A surgeon's opinion on thumb OA 💉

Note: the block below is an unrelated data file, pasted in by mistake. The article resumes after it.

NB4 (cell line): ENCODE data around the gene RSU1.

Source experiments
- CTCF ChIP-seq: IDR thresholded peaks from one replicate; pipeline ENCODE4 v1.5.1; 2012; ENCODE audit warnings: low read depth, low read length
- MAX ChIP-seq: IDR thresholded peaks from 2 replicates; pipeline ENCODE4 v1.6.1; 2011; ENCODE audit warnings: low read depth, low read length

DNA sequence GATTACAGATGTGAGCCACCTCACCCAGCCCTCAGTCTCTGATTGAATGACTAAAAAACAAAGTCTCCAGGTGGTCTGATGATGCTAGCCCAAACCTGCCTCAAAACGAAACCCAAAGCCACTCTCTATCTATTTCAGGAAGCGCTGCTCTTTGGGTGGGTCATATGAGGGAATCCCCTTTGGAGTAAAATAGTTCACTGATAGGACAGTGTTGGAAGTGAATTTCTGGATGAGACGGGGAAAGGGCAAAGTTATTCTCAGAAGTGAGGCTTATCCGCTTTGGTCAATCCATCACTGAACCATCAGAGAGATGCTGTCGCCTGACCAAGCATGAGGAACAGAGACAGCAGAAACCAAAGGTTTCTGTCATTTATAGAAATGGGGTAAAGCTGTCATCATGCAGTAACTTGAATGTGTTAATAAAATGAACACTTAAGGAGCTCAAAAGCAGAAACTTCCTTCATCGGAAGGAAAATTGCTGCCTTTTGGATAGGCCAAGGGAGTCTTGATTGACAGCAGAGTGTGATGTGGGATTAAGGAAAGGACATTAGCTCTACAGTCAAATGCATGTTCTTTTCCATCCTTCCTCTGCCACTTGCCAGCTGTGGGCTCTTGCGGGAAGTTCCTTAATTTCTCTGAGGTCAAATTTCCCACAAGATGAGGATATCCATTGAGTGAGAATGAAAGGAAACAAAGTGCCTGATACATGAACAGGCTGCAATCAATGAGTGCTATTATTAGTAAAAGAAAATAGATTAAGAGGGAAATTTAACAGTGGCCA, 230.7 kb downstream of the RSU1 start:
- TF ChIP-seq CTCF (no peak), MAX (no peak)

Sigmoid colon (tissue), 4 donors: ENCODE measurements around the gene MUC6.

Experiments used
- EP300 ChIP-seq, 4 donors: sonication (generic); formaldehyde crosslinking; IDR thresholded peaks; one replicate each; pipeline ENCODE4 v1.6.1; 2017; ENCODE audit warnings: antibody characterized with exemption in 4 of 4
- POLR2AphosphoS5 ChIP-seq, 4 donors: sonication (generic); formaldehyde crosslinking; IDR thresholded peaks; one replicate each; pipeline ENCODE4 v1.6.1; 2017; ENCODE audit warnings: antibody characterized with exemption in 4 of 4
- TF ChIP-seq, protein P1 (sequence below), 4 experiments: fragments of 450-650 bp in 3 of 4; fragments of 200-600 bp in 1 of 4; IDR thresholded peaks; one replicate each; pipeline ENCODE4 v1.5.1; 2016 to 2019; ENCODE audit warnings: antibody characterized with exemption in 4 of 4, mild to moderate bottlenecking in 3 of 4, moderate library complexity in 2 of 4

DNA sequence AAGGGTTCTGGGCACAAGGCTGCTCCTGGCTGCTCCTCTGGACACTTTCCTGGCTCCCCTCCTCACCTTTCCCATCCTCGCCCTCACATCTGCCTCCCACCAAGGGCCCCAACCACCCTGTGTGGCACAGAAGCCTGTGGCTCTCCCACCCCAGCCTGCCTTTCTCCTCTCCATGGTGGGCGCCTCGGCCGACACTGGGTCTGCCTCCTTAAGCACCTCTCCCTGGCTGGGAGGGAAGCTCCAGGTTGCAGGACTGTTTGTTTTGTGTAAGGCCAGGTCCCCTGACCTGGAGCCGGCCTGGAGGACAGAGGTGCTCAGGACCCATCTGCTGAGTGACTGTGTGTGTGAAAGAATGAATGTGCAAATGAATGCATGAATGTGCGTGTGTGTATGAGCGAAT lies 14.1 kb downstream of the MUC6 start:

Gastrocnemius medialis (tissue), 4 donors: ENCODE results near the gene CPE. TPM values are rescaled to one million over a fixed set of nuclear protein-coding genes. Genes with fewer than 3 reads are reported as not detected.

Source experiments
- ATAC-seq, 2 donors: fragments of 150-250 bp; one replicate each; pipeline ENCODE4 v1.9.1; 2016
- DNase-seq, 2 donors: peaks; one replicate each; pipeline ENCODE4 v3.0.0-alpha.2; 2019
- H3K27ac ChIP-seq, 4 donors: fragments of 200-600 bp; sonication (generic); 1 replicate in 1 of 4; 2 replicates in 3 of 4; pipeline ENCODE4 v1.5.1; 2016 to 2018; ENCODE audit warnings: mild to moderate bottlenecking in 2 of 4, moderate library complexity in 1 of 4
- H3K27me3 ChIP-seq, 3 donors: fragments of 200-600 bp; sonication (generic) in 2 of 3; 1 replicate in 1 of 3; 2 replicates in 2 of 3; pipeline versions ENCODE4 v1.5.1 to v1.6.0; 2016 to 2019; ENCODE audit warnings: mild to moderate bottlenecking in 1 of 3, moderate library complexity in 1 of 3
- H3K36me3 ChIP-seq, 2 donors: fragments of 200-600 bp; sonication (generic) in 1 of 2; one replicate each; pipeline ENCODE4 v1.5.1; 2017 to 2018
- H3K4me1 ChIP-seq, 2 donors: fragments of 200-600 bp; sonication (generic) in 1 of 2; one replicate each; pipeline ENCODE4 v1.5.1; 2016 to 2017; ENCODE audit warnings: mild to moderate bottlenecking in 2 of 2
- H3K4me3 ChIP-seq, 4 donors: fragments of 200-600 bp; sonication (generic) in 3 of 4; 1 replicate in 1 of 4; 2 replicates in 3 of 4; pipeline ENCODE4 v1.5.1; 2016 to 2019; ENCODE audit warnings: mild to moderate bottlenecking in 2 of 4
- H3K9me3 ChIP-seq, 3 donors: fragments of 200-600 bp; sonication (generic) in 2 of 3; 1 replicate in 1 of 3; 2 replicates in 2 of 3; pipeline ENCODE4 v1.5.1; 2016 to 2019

Trapeziometacarpal joint arthritis: A personal approach to its treatment. Davis, T. R. C. (2020) Level of Evidence: 5 Follow recommendation: 👍 Type of study: Therapeutic Topic: Thumb OA - Surgeon's point of view This is a surgeon's opinion on treatment of thumb osteoarthritis (OA). I particularly enjoyed the open minded approach that this surgeon has about thumb OA. They recognise the limitations of their own approach and they are ready to change their practice in light of new evidence, which will inevitably arise in the future. The approach suggested is to delay surgery (e.g. trapeziotomy) as much as possible. This is based on evidence suggesting that a limited proportion of the pain is correlated with radiographic findings and that a flare in pain may resolve within 6 months to a year. Furthermore, conservative treatments may help in the resolution or reduction of pain. More importantly, they recognise the significant impact of psychological factors in the exacerbation of pain (which is the driver for surgery) and the potential effect of other conservative interventions in the management of thumb OA. Cortisone injections are suggested as an additional treatment option. They report being happy to provide more than 3 injections if the benefits last for more than 6 months. A final point was made on the lack of evidence suggesting greater effectiveness of trapeziotomy alone vs trapeziotomy plus suspension arthroplasty. No differences have been identified between these approaches at short and long term in randomised controlled trials. Disclaimer: This publication was reviewed and assessed by one reviewer only and it reflects their interpretation. Readers should come to their own conclusions by reading the original article. Clinical Take Home Message: Based on what we know today, thumb OA should be initially treated conservatively. Conservative treatments should last between 6 to 12 months and consider other factors contributing to pain other than radiographic evidence of thumb OA. Psychological factors (e.g. anxiety, depression, pain catastrophising) have been shown to mediate pain/recovery and should be taken into account more than the degree of "degeneration" of the joint (up to 75% of people with radiographic evidence of thumb OA do not have pain). Have a look at conservative treatments for hand OA (e.g. manual therapy/exercise, illusory resizing, mental health component), we can make a difference! URL: https://journals.sagepub.com/doi/abs/10.1177/1753193420970343?journalCode=jhsc Available through EBSCO Health Databases for PNZ members. Abstract Many hand surgeons have fixed beliefs on how trapeziometcarpal (TMC) osteoarthritis should be treated. However, not all hand surgeons share the same fixed beliefs, so different factions of hand surgeons can hold contradictory beliefs. Many retain their fixed beliefs, rather than reconsidering them, when the best available evidence challenges them. The problem causing this heterogeneity of fixed beliefs is the lack of high-quality evidence that can withstand critical appraisal and cannot be ignored or simply dismissed by those with rigid contradictory beliefs. This article examines some of the dogmas surrounding the treatment of TMC osteoarthritis.